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Toronto startup Facedrive launches CO2-conscious rideshare service

Eastbound traffic on Simcoe Street in Toronto, May 11, 2017.
Eastbound traffic on Simcoe Street in Toronto, May 11, 2017. Fred Lum/The Globe and Mail

Toronto company Facedrive Inc. launched a new rideshare service Monday that comes with an included CO2 emissions offsetting plan.

Facedrive’s app calculates the estimate CO2 emissions of each ride, and then donates an equivalent sum of money to the Toronto Parks and Tree Foundation (TPTF) charity, the company said in a press release Monday.

This means that rides involving gas-powered and hybrid cars are effectively enrolled in a carbon offsetting program wherein CO2 emissions are compensated for via Facedrive’s allocations to TPTF, which supports tree-planting and green space projects in Toronto.

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Facedrive says it aims to help plant 16,000 in trees in Toronto in the coming year.

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“This is a creative solution to tackling an important issue,” said TPTF’s executive director Carla Grant. “Planting trees is one of the most cost-effective ways we can remove carbon dioxide from the atmosphere, and an investment in urban trees increases the positive impact.”

Facedrive says payments to TPTF aren’t taken from drivers or riders but from the company’s own commissions.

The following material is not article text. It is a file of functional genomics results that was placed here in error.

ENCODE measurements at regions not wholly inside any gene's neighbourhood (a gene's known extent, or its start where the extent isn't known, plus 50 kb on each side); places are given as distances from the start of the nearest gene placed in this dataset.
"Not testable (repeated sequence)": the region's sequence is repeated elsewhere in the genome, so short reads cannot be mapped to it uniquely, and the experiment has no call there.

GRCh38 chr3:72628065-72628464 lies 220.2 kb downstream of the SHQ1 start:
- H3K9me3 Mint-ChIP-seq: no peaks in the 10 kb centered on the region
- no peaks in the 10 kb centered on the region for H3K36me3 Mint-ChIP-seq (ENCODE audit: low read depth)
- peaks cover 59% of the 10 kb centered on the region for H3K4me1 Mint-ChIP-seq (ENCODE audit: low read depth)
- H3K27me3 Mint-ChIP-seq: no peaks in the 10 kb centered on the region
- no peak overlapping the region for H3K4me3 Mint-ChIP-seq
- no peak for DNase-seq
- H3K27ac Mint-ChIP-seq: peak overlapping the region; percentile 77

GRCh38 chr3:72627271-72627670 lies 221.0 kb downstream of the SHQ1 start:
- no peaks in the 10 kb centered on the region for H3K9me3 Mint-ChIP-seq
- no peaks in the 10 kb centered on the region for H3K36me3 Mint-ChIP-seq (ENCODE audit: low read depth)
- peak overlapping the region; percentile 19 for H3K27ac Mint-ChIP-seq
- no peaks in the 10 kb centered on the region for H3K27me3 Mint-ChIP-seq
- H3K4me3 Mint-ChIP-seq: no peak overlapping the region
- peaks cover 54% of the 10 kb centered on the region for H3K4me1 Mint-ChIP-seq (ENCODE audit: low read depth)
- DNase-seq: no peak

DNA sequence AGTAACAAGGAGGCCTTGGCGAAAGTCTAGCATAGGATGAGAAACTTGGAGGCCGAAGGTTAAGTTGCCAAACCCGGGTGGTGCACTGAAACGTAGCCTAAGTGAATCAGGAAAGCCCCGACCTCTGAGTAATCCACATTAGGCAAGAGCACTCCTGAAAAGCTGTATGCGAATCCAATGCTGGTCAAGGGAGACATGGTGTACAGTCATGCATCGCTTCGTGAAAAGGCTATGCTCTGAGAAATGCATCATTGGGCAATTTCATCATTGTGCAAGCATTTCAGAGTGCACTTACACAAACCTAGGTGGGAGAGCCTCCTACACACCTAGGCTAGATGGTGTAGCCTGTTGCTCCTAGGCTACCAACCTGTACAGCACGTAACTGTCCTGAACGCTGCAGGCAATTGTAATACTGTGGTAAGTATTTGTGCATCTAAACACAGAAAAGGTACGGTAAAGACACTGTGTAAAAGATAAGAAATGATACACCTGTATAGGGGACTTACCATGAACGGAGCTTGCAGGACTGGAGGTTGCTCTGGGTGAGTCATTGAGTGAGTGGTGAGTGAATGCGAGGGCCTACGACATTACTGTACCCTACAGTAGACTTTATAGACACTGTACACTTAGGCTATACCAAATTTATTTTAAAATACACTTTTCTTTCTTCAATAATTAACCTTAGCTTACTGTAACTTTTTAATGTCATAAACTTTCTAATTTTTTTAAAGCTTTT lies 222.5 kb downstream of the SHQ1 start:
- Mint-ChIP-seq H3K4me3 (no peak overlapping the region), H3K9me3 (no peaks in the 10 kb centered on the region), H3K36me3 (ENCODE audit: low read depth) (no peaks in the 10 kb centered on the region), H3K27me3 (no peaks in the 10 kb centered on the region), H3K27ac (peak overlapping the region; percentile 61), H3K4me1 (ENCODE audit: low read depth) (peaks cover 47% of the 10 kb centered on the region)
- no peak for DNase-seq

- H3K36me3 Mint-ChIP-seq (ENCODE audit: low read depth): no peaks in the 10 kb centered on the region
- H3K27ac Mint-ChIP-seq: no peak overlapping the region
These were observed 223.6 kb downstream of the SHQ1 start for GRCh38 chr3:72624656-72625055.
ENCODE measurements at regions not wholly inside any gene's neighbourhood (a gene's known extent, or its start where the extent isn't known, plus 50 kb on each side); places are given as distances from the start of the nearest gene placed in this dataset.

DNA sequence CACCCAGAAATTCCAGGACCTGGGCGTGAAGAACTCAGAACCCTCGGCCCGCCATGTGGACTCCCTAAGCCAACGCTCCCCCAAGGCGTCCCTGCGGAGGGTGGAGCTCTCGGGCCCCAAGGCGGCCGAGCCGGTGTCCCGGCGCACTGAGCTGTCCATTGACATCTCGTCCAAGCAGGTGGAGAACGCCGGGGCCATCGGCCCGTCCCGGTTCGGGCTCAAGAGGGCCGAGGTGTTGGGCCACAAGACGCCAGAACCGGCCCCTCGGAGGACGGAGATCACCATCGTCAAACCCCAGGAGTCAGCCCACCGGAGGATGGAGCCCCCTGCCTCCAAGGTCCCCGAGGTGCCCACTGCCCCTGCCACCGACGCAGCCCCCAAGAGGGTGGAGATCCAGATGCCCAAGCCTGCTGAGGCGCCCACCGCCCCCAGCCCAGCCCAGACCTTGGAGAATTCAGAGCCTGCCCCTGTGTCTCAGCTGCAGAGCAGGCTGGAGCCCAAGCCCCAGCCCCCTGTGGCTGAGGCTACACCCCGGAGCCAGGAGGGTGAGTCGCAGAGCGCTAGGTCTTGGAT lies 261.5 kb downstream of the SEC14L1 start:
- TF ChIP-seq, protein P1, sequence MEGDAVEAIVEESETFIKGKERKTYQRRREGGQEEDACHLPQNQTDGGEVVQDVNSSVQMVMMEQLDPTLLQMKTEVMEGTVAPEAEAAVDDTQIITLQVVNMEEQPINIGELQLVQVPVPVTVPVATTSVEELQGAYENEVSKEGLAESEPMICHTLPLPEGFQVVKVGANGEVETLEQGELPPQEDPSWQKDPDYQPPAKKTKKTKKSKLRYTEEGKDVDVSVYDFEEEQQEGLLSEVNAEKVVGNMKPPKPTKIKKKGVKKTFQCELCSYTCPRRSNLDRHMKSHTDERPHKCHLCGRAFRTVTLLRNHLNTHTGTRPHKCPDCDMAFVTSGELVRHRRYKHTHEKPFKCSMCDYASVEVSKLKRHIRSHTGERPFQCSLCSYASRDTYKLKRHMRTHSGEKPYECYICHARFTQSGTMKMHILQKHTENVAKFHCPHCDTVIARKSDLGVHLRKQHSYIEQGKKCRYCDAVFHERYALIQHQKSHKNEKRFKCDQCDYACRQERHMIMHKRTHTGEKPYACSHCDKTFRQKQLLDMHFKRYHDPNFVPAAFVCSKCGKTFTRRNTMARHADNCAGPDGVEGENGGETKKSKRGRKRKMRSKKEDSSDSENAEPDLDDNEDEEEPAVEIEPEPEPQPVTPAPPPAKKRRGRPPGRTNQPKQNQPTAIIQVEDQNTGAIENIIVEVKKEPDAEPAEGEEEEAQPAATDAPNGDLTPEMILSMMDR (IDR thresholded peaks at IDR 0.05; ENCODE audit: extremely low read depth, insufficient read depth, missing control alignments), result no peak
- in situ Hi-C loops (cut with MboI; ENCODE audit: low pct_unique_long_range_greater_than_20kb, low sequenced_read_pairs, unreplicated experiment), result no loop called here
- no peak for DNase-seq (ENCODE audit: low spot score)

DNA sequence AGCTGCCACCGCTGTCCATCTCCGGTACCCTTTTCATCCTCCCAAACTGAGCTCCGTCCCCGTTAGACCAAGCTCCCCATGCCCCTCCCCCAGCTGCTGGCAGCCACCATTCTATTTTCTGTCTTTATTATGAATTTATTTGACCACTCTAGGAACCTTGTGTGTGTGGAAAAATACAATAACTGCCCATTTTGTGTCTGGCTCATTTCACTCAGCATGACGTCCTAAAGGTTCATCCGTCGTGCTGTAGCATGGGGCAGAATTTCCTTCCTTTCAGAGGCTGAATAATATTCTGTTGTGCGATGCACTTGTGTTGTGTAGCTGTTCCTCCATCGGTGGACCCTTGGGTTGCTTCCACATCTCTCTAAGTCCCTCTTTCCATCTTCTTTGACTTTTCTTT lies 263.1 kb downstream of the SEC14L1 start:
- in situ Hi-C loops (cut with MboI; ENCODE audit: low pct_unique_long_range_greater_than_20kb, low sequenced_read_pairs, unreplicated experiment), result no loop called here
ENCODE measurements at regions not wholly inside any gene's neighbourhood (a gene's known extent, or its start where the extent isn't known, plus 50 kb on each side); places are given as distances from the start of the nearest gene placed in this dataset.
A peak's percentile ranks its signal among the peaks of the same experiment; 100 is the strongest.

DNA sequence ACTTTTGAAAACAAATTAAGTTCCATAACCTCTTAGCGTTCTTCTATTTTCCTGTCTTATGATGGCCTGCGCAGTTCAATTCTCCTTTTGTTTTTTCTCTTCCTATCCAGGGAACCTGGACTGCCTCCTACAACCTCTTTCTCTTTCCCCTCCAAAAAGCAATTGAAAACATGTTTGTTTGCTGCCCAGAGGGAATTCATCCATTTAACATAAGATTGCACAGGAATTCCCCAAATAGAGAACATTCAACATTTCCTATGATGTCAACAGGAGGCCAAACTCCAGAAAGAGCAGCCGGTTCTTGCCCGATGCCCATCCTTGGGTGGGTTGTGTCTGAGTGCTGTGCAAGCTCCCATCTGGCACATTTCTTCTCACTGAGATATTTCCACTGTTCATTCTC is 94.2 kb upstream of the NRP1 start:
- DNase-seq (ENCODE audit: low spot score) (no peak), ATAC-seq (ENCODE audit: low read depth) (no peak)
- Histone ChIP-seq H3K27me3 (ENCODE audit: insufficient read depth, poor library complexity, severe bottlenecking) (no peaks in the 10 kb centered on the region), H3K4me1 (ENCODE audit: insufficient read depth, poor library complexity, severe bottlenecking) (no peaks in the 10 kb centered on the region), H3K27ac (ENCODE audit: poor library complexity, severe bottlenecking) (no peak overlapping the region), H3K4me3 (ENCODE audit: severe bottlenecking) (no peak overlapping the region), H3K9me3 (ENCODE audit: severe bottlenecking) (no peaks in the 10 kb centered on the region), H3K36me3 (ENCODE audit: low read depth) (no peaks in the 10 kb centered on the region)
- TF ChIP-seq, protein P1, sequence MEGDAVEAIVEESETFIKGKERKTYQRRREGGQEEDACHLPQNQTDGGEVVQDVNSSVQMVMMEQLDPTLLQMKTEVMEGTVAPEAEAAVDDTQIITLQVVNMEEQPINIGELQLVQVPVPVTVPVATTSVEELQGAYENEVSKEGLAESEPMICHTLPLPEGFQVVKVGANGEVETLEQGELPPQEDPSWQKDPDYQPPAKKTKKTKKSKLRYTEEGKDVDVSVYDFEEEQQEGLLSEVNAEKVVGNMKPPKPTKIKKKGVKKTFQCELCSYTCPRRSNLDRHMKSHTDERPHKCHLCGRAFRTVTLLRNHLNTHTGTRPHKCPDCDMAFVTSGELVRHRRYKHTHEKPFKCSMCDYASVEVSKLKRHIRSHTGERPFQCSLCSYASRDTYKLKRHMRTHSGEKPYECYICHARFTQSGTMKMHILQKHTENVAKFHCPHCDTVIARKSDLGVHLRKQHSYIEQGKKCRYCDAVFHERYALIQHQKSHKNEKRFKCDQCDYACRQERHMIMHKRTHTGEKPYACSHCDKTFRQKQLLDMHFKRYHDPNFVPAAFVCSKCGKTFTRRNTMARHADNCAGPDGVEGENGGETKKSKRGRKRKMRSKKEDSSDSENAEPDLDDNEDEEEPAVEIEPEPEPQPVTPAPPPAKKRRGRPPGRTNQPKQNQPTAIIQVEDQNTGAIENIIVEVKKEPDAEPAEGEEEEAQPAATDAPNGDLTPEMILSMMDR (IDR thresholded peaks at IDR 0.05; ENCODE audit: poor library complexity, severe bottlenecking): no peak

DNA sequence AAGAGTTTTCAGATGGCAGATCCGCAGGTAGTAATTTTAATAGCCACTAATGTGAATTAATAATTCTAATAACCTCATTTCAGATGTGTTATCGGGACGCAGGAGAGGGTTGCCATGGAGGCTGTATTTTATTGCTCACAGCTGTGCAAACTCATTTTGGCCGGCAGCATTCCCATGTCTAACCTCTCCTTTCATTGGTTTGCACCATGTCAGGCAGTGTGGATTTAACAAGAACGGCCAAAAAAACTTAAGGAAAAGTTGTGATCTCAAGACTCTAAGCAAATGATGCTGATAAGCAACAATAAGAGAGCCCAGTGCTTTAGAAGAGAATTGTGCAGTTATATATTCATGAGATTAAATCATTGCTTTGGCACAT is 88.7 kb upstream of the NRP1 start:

“We believe things can be done differently,” Facedrive’s president Irfan Khan said. “The ridesharing model can shift to reward drivers for their hard work while offering riders a premium experience that positively contributes to the well-being of the environment.”

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Concentration of C02 in atmosphere hits record high: UN
Concentration of C02 in atmosphere hits record high: UN

Riders are also given the option of choosing between electric vehicles (which won’t partake in the emissions offsetting plan), hybrid and fuel-based cars, and can also pick between sedans and SUVs. Riders pay a base fare of either $2.50 or $5.00 depending on the type of vehicle, a minute rate and $2.75 service fee for each ride.

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Facedrive claims that its drivers will receive industry-leading payouts, with 33 per cent of its profits being invested back into its driver network.

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The company’s website says it hopes to expand its services to Montreal and other Canadian and European cities in the coming year.